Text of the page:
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Mulatto: The White Slave

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by kelsey walker on 5 September 2012

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Transcript of Mulatto: The White Slave

By Kelsey Walker
and Laurel Castenholz Mulatto:
The White Slave photo (cc) Malte Sörensen @ flickr What is a mulatto? "Whites frequently made invidious comparisons between Negroes and mulattoes and claimed that the admixture of white blood gave mulattoes special qualities. The ‘pure African,’ as represented by the field hands, was incapable of refinement and advance, said an anonymous writer.” The History of Mulattoes Other Terms: Mulatto: a person whose ancestry is a mixture of Negro and Caucasian; usually defined as half of each. Quadroon: a person having one-fourth black ancestry; the offspring of a mulatto and a white.

• Octoroon: a person having one-eighth black ancestry; the offspring of a quadroon and a white

• Mustefino: refers to a person with one-sixteenth African ancestry Mulattoes were given special treatment over Negroes; they would get the better slave jobs such as cook, butler, coachman, personal companion while Negros would most always be field hands. “Toward the whites [mulattoes] were humble; toward the blacks, contemptuous; toward their own slaves, brutal. The brown population identified with the European side of its ancestry and abjured the African side.” Mulattoes believed they were above Negroes in status and they affiliated more with their white blood; after emancipation many would stick to their own kind (mulatto) rather than associate with Negroes “Various anti-slavery novelists portrayed dark-skinned blacks like Uncle Tom as patient, loyal, obedient, and docile but showed Mulattoes as impatient and angry and sometimes prone to revolt in their seething desire to break the chains of slavery.” Mulattoes in Literature George Harris -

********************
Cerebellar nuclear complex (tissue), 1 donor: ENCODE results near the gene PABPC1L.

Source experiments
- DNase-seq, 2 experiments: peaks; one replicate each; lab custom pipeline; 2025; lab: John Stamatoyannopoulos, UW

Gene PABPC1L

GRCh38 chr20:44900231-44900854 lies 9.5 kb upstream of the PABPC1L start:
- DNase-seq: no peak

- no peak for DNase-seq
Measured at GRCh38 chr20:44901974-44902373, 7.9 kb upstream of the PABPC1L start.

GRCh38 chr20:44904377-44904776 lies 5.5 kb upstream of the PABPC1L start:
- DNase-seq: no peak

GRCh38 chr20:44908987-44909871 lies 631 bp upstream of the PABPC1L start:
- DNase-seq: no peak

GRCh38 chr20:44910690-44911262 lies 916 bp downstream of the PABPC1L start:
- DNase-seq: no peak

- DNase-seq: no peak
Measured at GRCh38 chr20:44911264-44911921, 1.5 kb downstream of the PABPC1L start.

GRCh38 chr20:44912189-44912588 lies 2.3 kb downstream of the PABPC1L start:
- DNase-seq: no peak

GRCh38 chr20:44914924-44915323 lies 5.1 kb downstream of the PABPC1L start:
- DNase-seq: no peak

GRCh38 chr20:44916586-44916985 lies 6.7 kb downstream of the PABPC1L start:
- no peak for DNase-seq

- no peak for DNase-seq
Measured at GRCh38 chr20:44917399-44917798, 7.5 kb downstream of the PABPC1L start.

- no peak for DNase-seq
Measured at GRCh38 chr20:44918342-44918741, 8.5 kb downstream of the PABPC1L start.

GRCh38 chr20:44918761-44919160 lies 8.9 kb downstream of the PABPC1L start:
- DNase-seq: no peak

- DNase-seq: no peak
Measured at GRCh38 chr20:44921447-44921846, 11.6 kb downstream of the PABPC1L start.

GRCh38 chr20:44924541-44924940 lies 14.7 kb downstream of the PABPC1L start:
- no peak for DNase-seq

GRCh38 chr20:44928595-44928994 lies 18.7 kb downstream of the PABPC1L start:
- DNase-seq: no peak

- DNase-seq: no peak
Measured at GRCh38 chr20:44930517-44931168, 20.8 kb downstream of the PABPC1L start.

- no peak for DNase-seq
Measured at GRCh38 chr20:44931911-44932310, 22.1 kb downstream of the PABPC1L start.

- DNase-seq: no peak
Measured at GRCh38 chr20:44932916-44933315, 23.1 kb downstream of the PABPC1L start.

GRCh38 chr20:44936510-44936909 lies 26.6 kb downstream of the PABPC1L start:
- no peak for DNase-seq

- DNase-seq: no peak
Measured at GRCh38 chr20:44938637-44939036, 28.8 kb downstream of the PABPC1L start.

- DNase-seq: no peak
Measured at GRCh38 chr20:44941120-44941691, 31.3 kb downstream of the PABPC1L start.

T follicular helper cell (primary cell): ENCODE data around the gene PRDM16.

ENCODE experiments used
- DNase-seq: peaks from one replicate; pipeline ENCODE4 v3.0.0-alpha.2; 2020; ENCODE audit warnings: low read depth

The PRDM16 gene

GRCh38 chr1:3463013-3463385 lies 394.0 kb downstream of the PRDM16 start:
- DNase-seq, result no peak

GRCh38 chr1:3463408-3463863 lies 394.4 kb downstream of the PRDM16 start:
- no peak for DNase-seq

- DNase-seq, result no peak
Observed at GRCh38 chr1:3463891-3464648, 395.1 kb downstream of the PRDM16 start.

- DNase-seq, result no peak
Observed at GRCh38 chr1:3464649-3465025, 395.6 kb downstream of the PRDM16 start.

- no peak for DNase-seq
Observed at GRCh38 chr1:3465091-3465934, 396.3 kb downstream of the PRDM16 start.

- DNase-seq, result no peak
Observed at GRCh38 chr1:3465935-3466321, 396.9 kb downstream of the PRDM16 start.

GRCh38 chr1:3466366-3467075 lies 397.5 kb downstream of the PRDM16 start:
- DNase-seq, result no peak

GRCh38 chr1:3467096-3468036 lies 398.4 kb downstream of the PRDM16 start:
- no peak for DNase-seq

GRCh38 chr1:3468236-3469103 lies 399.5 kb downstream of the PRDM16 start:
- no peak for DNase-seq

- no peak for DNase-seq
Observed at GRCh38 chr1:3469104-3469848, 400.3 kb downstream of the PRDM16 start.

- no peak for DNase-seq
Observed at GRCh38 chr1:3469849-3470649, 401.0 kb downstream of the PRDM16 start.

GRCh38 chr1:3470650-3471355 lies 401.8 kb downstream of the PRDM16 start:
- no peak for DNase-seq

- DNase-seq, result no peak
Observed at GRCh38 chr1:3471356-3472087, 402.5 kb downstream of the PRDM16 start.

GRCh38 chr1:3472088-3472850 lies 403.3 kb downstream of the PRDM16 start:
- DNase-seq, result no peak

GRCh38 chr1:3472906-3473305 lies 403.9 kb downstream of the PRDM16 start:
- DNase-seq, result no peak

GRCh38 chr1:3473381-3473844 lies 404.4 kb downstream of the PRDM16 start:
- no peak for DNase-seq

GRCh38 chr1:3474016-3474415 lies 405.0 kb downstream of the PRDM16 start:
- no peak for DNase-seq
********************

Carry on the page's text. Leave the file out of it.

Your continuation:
Mulatto Uncle Tom's Cabin Eliza Harris -
Quadroon Cassy -
Mulatto "Said George six feet in height, a very light mulatto, brown curly hair; is very intelligent, speaks handsomely, can read and write, will probably try to pass for a white man..." George Harris Stowe chose to use characters of white descent for the purpose of swaying her audience into being more sympathetic towards slaves. It gives the reader a sense of understanding. Harriet Beecher Stowe George has characteristics befitting white men of the time, which make him a threat to anyone he is not related to, i.e., his master. “More than any other writer, Harriet Beecher Stowe succeeded in exploiting promulatto bias as a device for leveling a powerful indictment against slavery. Her immensely popular novel, Uncle Tom’s Cabin, featured mulattoes as the appealing protagonists. Most of Stowe’s heroes and heroines were nearly white in appearance, and she assigned them the greatest imagination, intelligence, and rebelliousness toward slavery.”
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